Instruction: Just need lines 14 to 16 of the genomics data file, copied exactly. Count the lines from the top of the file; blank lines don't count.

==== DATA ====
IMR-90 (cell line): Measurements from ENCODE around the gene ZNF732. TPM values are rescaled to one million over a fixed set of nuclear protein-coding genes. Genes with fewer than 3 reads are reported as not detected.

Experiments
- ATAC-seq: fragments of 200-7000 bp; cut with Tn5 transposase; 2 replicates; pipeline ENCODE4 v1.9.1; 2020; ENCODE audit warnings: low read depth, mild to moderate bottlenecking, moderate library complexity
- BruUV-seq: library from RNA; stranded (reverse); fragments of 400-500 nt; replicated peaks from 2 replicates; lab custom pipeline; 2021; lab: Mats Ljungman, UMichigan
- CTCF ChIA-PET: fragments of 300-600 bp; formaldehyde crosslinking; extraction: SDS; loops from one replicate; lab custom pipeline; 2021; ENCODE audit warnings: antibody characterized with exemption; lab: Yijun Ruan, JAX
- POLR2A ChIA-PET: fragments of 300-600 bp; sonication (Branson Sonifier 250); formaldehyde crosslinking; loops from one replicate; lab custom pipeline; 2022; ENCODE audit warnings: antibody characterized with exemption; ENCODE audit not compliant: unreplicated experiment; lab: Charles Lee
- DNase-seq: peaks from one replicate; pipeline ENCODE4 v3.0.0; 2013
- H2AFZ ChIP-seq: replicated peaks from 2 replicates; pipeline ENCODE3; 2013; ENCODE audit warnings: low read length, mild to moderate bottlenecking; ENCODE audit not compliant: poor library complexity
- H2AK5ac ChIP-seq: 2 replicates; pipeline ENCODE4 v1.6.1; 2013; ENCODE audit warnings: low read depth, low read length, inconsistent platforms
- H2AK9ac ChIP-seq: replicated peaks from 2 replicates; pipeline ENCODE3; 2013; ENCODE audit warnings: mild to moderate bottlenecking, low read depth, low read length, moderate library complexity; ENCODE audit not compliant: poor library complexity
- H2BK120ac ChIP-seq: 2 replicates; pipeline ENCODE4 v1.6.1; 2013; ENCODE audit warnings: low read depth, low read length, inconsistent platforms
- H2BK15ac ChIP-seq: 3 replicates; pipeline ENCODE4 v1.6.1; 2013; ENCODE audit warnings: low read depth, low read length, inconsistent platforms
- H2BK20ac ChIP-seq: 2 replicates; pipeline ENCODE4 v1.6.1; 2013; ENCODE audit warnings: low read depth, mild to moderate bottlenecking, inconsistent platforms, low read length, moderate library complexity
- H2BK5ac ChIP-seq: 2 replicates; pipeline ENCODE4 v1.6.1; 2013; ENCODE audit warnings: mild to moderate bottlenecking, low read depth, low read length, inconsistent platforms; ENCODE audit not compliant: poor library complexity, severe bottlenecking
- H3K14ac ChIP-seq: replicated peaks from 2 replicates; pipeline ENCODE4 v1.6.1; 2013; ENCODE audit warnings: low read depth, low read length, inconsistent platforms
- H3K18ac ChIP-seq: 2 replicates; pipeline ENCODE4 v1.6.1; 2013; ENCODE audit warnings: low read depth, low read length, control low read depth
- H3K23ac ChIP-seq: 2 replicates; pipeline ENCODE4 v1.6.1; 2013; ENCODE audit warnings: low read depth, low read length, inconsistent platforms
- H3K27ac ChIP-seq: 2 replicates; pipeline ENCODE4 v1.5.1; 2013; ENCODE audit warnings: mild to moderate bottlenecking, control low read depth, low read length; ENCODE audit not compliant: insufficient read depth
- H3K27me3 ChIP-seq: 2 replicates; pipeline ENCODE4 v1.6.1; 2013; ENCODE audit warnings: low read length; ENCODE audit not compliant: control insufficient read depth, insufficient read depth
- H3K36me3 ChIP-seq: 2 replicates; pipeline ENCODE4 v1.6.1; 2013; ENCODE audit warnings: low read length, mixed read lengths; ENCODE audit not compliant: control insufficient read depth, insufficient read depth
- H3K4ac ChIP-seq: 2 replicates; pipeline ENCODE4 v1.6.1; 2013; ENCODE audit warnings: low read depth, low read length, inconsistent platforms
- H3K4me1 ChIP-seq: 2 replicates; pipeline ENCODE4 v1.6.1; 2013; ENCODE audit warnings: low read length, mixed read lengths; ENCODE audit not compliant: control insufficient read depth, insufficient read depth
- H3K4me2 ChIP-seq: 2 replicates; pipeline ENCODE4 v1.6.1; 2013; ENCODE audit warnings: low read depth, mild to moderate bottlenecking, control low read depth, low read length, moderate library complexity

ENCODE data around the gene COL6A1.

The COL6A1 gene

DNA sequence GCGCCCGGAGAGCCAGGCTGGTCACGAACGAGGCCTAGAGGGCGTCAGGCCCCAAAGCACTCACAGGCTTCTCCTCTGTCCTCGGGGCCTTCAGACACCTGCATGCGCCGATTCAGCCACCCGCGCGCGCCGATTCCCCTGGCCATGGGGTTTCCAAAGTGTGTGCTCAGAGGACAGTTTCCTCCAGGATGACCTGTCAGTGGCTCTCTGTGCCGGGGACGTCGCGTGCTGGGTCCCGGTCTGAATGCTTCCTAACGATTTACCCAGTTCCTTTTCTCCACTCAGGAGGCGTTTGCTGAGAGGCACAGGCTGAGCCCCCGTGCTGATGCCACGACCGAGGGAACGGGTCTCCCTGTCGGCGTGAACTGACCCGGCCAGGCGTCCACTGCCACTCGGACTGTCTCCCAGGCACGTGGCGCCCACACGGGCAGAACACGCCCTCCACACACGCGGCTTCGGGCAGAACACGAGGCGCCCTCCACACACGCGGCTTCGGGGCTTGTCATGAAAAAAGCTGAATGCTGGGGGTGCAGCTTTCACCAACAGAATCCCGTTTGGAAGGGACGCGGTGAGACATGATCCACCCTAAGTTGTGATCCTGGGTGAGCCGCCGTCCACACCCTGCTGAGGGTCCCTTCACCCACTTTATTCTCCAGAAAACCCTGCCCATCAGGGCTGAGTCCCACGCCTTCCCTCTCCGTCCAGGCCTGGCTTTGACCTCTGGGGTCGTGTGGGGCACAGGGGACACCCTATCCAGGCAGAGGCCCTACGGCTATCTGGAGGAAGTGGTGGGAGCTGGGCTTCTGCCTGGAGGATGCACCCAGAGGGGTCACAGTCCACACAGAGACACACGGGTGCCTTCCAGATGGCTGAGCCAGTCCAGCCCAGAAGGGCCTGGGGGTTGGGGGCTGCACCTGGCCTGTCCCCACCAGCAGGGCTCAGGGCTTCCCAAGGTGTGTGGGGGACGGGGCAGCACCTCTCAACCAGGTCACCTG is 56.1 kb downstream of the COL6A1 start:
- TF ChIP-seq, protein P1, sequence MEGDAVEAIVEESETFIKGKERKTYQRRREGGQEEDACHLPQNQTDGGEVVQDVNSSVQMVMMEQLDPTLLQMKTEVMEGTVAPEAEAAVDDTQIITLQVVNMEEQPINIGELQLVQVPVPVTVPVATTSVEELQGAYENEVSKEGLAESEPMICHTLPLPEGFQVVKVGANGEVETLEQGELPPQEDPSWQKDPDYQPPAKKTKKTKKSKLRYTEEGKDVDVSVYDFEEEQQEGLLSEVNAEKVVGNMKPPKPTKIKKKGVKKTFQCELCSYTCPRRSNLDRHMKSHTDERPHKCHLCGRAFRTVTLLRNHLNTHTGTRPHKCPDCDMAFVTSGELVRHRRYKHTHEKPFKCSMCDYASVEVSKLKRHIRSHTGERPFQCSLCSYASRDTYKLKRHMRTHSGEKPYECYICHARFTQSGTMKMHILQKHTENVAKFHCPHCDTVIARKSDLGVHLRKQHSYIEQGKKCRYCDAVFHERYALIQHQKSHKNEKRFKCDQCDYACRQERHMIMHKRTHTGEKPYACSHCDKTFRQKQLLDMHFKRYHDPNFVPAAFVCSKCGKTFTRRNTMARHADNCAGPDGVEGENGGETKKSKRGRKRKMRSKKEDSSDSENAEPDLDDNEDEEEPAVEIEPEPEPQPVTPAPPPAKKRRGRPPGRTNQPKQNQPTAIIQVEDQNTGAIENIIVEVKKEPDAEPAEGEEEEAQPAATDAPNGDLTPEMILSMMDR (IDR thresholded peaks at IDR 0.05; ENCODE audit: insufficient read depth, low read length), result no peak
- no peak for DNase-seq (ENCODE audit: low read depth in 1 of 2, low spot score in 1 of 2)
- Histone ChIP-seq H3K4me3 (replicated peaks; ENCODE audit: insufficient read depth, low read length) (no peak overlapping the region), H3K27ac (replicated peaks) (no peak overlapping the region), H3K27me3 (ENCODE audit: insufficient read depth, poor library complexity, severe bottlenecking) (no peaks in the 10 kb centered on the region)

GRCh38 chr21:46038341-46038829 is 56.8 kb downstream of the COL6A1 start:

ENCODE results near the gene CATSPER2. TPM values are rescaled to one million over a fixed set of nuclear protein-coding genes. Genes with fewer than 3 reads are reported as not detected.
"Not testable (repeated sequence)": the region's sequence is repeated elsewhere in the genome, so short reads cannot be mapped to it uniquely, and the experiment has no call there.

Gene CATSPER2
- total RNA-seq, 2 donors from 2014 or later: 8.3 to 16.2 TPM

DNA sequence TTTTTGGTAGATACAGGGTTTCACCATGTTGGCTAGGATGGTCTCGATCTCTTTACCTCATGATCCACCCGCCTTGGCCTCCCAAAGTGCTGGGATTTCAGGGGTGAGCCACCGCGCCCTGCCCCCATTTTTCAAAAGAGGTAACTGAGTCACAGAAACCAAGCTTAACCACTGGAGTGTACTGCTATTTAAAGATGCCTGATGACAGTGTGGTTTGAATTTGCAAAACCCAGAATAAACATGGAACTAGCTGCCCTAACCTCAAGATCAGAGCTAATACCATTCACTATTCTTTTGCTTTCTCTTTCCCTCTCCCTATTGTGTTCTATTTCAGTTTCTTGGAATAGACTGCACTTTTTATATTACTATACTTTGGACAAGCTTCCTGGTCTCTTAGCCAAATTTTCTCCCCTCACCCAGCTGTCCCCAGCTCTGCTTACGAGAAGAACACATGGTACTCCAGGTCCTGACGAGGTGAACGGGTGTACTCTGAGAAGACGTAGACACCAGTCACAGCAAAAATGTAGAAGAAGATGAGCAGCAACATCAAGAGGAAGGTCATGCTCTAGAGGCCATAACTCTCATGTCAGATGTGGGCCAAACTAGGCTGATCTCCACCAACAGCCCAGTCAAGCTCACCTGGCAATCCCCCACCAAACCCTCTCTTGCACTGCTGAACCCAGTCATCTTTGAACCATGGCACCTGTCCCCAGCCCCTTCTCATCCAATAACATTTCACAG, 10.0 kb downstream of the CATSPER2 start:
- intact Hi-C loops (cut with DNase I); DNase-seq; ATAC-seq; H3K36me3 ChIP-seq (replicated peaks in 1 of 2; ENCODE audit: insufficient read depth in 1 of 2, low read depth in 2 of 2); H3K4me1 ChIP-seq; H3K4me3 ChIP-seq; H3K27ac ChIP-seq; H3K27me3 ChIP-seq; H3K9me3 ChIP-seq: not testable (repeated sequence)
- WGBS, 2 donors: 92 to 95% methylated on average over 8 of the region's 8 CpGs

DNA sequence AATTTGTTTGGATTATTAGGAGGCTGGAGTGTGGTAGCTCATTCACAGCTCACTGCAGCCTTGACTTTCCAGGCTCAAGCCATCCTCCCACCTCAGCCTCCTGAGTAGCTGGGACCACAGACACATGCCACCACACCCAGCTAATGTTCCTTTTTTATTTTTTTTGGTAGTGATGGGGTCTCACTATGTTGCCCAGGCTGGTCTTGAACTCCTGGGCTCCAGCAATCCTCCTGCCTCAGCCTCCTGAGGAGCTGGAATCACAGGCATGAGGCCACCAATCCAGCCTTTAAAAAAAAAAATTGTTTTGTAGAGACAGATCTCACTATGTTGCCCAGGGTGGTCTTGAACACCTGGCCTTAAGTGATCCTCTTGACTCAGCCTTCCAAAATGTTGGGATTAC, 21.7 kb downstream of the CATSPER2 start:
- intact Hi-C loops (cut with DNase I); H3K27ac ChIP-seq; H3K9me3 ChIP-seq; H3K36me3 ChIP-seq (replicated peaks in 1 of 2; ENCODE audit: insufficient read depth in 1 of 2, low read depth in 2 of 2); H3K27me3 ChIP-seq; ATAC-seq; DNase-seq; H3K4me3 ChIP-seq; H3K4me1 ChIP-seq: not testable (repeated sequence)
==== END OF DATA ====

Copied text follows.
- H2BK5ac ChIP-seq: 2 replicates; pipeline ENCODE4 v1.6.1; 2013; ENCODE audit warnings: mild to moderate bottlenecking, low read depth, low read length, inconsistent platforms; ENCODE audit not compliant: poor library complexity, severe bottlenecking
- H3K14ac ChIP-seq: replicated peaks from 2 replicates; pipeline ENCODE4 v1.6.1; 2013; ENCODE audit warnings: low read depth, low read length, inconsistent platforms
- H3K18ac ChIP-seq: 2 replicates; pipeline ENCODE4 v1.6.1; 2013; ENCODE audit warnings: low read depth, low read length, control low read depth